When Walter Forbes heard a witness withdrawn in court on the basis of which he was sent to prison 38 years ago, he couldn’t help but keep his emotions in check. A smile passed on the face of this 63-year-old man who left the Kinross Correctional Facility, Michigan, with complete freedom and is now with his family.
“I said, Oh finally! It was moving, very moving. I’m grateful for what you did. I wish you could move on with your life. From what I understand, once you got the chance, in this phase of life, he wanted to relieve himself of this burden that he has been carrying for 38 years. And I don’t think it made life easier for him, “said Forbes, quoted by ABC news.
In 1982 Forbes was a technical drawing student. In a street conflict outside a bar in the city of Jackson, he got between two groups. One of the men, Dennis Hall, retaliated the next day and shot Forbes four times.
While on bail for the shooting, Hall died in a fire in his apartment. His fiancé managed to escape with their young daughter.
According to court documents, investigators on the spot found a gasoline container and evidence of accelerators on the first floor of the building.
Forbes said he learned of Hall’s death while listening to a morning radio show, but suspected he would be charged. “That thought popped into my head,” he told CNN.
Three months after the fire, Annice Kennebrew, a witness, told prosecutors that she had seen Forbes and two other men carrying cans of gasoline near the building during the fire and saw fuel pouring around it, according to court documents.
After listening to Kennebrew, the police arrested Forbes and charged with arson and murder. In May 1983, a jury convicted him on charges and a month later he was sentenced to life in prison without parole.
An arsonist may have been to blame
In July, Jackson County Circuit Court Judge Thomas Wilson threw out the conviction, ruling that Forbes was entitled to a retrial after attorneys at the University of Michigan Innocence Clinic presented new evidence in support of an appeal.
During a two-day evidence hearing, Forbes attorneys showed that David Jones, the owner of the Forbes apartment building, was charged with arson and was convicted in 1990 of a strikingly similar fatal fire in neighboring Livingston County.
Jones, who died that year, pleaded guilty to the charge of conspiring with a partner to set his home on fire and collect insurance, according to court documents in the Forbes case filed by ABC news. The alleged arsonist was found dead in the charred ruins, according to the documents.
The couple charged with conspiring with Jones in the Livingston fire “told police they were aware of David Jones’s role in the 1982 Jackson fire,” court documents said and agreed to deal with Jones. to work together because he allegedly did. experience with arson and insurance fraud.
A secret was kept for 38 years
Forbes attorneys, who have worked on the case for over a decade, also referred to as Kennebrew, the prosecution’s chief witness against her client, to testify.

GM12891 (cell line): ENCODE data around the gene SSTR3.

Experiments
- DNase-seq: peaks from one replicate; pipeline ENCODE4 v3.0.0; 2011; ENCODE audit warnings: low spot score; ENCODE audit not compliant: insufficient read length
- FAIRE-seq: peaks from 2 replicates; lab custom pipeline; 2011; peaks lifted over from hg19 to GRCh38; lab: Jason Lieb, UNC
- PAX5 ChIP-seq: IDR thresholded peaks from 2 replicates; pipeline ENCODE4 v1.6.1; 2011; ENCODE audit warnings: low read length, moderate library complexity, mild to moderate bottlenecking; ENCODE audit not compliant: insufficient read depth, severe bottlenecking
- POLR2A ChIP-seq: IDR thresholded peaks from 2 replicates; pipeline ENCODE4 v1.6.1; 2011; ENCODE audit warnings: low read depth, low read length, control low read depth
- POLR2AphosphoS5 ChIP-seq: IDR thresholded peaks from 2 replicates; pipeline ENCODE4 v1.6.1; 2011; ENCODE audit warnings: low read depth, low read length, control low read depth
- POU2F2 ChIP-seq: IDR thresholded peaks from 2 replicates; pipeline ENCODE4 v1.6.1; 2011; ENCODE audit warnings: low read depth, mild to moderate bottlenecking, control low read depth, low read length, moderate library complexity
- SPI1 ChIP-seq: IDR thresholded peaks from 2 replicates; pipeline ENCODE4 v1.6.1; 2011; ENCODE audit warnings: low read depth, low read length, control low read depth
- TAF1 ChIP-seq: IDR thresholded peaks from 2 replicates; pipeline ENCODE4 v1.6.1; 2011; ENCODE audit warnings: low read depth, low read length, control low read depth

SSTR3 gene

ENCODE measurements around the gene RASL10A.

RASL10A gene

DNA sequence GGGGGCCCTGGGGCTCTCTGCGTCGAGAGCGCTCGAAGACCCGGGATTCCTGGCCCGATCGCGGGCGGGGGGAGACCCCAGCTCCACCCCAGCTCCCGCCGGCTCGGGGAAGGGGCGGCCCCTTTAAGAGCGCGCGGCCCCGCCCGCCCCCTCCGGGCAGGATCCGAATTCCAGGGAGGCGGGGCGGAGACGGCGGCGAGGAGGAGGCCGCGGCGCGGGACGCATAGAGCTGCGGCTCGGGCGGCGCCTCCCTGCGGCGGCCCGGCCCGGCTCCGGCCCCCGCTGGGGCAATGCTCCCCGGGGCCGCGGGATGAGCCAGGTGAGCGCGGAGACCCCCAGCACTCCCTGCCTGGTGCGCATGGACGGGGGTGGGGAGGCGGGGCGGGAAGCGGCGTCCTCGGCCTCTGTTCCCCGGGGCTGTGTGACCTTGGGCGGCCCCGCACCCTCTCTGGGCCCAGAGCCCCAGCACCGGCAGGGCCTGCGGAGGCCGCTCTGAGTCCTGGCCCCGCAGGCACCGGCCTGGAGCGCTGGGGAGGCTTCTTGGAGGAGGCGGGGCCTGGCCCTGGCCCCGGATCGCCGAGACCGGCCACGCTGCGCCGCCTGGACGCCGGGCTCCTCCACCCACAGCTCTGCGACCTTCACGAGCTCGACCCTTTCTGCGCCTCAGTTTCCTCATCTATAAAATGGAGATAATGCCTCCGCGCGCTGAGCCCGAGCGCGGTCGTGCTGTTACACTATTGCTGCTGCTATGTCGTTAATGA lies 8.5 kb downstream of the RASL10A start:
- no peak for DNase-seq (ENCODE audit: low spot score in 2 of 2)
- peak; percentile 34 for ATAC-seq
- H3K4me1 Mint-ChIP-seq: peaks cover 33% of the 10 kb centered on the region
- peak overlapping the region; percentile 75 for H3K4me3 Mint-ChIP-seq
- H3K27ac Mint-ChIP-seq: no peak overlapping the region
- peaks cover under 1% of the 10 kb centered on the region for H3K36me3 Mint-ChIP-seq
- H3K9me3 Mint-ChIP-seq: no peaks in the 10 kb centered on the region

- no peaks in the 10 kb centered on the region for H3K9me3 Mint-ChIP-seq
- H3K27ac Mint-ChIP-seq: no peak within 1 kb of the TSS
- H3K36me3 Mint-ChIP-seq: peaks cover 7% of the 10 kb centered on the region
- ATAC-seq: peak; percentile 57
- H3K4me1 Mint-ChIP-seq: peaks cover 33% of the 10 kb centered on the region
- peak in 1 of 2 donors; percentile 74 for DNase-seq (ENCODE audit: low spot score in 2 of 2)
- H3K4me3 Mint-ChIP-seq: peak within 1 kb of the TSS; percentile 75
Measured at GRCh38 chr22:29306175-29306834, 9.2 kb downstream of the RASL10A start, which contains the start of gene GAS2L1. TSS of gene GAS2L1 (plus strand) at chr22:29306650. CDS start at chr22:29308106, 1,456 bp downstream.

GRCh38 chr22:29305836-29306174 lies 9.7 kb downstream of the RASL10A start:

Kennebrew was detained via Zoom on June 8, 2020, testifying that she fought cancer and wanted to reveal a secret.
‘I wanted to do this. I’ve put up with it all these years, ”Kennebrew testified, according to an interrogation transcript.
Kennebrew told the judge that he was withdrawing the sentencing testimony he gave against Forbes and two other men in 1983.
When asked why he retracted his testimony, Kennebrew, referring to Forbes, said, “Because that man is there for nothing … for something he hasn’t done and I’m old enough to know.”
In 1982, Kennebrew was a 19-year-old single mother and testified that one day after the fatal fire in Jackson, she was approached by two men who repeatedly threatened to harm her and her family if she didn’t go to the police and tell them they Forbes saw. and the other two men set fire to Jackson’s apartment.
“You have to think, I was young, I was stupid. They had already terrified me,” Kennebrew testified.
No hard feelings
Forbes was released from the Kinross Correctional Facility in Michigan, but had to hold an eight-day quarantine for Covid-19. He walked out the prison door on November 20 with a suitcase full of legal notes and books.
Regarding the witness who charged him nearly 40 years ago, he said, “I have no grudge against her and I forgive her for being a victim too. I don’t see her doing that voluntarily. She was forced to do it.”
Despite the fact that the witness may have committed perjury by giving false testimony, both Forbes and her lawyers said ABC news they don’t want to take revenge. “We don’t want that,” said one of the Innocence Clinic lawyers.
Now, in addition to what he calls his “super family,” the ex-con confirms, “I lived in the knowledge that one day I would be free.”
During the time he was in prison, he learned meditation and says it helped him face his punishment at the worst of times. “One of the things that got me through it was to meditate and never lose hope, knowing that I was getting one step closer every day,” he said.